The bookis a very good "handbook" to have by your side when you want tolearn or simply recap on some details of an individual whose story you maybe absorbing either through reading or listening.

4-0 out of 5 stars A good referance to accompany other reading or listening.
The information provided in the biographical encyclopaedia is a good referance when reading other publications on the "Blues" or listening to recordings by a performer with whome you may not be familiar.Whilst the referances are not complete, it is nevertheless a source of sound information on numerous blues performers from the 1890's to the present. (I found I had a number of recordings in my collection made in the 1920's and 1930's by individuals not referenced in the book.)

The book is a very good "handbook" to have by your side when you want to learn or simply recap on some details of an individual whose story you may be absorbing either through reading or listening.

4-0 out of 5 stars Comprehensive, highly recommended for any fan of the blues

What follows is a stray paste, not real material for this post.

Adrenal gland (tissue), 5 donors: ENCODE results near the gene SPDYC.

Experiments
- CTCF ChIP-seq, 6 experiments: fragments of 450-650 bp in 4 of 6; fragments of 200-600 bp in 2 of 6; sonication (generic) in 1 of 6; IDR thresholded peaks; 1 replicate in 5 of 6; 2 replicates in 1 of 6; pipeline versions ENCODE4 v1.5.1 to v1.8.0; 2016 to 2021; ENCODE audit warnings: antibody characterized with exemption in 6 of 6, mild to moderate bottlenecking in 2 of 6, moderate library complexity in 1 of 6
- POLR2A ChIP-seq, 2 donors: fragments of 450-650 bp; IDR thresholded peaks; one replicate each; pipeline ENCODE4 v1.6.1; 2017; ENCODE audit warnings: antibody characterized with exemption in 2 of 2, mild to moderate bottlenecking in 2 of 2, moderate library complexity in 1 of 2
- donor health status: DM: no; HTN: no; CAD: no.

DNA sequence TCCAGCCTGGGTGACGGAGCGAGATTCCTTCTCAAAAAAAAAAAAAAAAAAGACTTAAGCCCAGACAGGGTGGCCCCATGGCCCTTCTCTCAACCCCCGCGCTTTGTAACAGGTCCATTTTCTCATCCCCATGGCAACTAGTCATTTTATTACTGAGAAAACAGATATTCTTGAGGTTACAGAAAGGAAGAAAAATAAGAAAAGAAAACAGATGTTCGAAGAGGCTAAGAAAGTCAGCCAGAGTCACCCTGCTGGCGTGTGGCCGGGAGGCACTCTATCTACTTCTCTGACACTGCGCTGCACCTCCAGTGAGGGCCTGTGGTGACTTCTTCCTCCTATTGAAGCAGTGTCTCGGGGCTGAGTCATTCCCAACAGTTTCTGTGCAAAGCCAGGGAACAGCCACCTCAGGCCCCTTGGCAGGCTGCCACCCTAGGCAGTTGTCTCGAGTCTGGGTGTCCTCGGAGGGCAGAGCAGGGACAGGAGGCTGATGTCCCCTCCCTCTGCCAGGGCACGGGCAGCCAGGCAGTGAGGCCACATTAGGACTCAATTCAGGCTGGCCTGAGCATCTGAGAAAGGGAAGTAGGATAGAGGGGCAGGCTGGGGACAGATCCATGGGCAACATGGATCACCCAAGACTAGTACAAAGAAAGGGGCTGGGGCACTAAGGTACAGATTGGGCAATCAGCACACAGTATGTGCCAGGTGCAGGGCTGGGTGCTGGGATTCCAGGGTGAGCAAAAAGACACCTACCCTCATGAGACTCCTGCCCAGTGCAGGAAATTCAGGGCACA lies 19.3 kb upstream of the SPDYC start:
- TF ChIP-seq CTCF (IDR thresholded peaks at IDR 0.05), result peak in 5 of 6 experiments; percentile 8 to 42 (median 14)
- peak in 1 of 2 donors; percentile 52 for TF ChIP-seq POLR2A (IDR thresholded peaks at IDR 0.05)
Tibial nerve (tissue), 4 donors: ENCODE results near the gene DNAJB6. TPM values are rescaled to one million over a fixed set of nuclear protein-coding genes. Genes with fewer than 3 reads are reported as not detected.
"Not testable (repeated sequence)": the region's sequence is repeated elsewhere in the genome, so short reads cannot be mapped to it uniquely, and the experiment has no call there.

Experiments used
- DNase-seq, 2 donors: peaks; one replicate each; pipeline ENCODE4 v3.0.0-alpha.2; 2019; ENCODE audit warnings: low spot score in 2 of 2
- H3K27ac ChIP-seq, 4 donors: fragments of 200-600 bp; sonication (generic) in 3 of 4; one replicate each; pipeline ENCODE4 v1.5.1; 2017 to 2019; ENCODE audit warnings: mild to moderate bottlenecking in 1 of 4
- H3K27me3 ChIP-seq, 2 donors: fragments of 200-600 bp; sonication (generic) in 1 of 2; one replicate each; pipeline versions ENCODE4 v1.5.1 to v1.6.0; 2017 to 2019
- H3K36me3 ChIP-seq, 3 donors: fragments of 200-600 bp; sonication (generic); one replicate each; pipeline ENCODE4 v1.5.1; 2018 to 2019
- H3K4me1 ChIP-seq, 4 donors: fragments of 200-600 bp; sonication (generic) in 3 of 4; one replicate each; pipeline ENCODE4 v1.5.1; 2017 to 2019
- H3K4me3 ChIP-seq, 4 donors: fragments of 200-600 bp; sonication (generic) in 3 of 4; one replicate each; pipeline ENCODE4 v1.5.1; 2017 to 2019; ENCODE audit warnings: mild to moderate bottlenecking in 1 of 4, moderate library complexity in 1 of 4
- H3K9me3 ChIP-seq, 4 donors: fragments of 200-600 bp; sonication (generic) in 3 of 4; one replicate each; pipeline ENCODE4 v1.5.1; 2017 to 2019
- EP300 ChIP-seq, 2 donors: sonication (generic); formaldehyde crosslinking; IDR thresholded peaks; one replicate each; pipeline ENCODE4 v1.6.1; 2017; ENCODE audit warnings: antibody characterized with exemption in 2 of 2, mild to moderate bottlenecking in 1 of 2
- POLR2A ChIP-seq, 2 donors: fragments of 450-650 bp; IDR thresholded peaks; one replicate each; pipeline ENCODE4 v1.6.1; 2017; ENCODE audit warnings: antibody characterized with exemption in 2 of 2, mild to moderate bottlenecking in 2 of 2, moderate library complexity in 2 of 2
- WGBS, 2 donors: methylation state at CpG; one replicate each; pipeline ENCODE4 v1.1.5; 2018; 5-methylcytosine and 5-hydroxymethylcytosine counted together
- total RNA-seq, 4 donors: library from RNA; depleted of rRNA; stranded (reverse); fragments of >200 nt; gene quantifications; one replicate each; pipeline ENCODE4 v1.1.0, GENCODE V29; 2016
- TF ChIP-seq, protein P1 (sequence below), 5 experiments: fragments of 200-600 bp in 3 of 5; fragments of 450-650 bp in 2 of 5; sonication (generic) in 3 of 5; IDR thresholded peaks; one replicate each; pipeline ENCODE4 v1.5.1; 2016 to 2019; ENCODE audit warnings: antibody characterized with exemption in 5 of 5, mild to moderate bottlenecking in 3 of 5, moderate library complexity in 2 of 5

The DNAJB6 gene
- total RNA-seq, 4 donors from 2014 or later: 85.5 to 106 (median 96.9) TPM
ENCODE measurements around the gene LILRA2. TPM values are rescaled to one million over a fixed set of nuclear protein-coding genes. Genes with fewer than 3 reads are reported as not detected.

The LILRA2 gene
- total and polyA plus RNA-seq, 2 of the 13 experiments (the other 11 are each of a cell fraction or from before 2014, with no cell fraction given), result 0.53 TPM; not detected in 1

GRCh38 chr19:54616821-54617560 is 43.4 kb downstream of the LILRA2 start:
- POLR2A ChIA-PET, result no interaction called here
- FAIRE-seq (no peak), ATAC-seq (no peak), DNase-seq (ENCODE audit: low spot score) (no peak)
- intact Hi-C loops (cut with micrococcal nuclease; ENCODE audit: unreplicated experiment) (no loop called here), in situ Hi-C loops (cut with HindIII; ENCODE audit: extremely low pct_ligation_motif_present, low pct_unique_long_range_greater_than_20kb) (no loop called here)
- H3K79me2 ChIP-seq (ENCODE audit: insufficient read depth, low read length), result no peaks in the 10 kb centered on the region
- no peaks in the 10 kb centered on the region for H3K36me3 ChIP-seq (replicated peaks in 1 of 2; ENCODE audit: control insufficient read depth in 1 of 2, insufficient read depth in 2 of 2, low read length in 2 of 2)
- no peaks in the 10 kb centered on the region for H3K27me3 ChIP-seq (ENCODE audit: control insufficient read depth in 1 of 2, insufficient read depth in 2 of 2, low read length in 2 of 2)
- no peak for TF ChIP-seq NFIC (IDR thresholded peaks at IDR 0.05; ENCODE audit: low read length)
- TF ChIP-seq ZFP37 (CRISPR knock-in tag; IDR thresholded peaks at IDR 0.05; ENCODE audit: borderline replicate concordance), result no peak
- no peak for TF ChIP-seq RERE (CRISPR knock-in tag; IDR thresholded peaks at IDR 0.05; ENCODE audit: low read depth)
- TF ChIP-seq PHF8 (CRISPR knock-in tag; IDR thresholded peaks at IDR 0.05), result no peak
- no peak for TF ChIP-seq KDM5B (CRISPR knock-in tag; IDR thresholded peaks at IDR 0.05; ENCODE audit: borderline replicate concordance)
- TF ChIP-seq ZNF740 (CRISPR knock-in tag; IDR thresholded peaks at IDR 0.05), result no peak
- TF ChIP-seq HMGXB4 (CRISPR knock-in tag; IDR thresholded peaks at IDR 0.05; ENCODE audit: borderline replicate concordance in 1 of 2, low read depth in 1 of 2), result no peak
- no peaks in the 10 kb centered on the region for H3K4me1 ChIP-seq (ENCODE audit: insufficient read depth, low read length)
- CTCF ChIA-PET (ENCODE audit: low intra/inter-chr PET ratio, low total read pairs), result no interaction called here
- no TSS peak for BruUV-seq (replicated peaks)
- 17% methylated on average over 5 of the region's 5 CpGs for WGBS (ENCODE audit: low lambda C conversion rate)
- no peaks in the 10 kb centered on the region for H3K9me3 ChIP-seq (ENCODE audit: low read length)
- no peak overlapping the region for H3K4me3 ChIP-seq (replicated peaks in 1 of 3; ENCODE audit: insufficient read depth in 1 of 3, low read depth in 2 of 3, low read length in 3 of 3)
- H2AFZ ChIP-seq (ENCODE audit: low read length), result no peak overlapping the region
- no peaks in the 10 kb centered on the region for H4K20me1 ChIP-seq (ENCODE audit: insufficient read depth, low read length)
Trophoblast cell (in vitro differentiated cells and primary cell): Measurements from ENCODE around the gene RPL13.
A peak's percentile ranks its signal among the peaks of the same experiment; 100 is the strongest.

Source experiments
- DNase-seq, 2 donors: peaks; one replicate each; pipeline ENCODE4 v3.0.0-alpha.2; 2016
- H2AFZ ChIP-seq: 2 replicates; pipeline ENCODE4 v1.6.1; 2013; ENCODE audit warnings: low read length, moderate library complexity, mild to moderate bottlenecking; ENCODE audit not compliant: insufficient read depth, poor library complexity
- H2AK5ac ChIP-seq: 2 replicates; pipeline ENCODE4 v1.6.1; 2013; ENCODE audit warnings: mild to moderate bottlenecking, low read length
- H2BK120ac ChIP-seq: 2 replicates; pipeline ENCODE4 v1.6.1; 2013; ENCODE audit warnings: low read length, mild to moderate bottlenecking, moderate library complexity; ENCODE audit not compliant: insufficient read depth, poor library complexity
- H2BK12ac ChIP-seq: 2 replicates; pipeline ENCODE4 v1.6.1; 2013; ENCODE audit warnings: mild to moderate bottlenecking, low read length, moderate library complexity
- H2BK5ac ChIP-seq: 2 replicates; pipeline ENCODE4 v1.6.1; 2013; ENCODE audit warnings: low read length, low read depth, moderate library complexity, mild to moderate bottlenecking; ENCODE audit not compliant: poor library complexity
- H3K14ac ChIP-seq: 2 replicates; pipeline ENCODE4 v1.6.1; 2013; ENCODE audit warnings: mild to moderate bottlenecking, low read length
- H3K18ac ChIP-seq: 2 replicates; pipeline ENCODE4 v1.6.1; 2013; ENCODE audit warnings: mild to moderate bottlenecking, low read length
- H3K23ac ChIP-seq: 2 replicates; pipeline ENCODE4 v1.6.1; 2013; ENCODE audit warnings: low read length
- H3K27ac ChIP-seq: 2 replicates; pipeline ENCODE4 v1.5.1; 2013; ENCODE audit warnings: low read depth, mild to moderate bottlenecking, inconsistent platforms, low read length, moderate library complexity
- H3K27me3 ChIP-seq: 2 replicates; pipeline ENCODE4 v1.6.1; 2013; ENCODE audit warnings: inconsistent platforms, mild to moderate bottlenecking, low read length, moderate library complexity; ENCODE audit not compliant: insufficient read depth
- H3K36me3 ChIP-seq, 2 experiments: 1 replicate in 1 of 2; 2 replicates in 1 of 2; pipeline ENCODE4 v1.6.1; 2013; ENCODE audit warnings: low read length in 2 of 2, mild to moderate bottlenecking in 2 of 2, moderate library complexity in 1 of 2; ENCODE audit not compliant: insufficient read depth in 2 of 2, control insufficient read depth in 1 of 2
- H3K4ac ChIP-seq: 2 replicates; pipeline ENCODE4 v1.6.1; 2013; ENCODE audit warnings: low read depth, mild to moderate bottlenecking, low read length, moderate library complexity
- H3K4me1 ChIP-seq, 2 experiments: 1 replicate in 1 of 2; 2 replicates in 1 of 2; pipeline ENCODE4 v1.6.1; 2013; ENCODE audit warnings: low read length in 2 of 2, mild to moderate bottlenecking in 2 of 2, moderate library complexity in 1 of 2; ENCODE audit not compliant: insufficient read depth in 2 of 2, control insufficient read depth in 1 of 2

I recently picked up a copy of "The Big Book of Blues" by Robert Santelli at the Delta Blues Museum bookstore in Clarksdale Mississippi. Billed as "a biographical encyclopedia with more than 600 entries covering classic blues, country and urban blues, rhythm and blues, and blues rock", the author has achieved his daunting goal of creating a definitive reference for both the uninitiated and the true blues aficionado.

Rather than a dry, vital statistics only type of approach, Robert Santelli's comprehensive reference presents a brief vignette of each artist's career and their influences, along with in depth discussion and subjective observations on their style of playing and songwriting.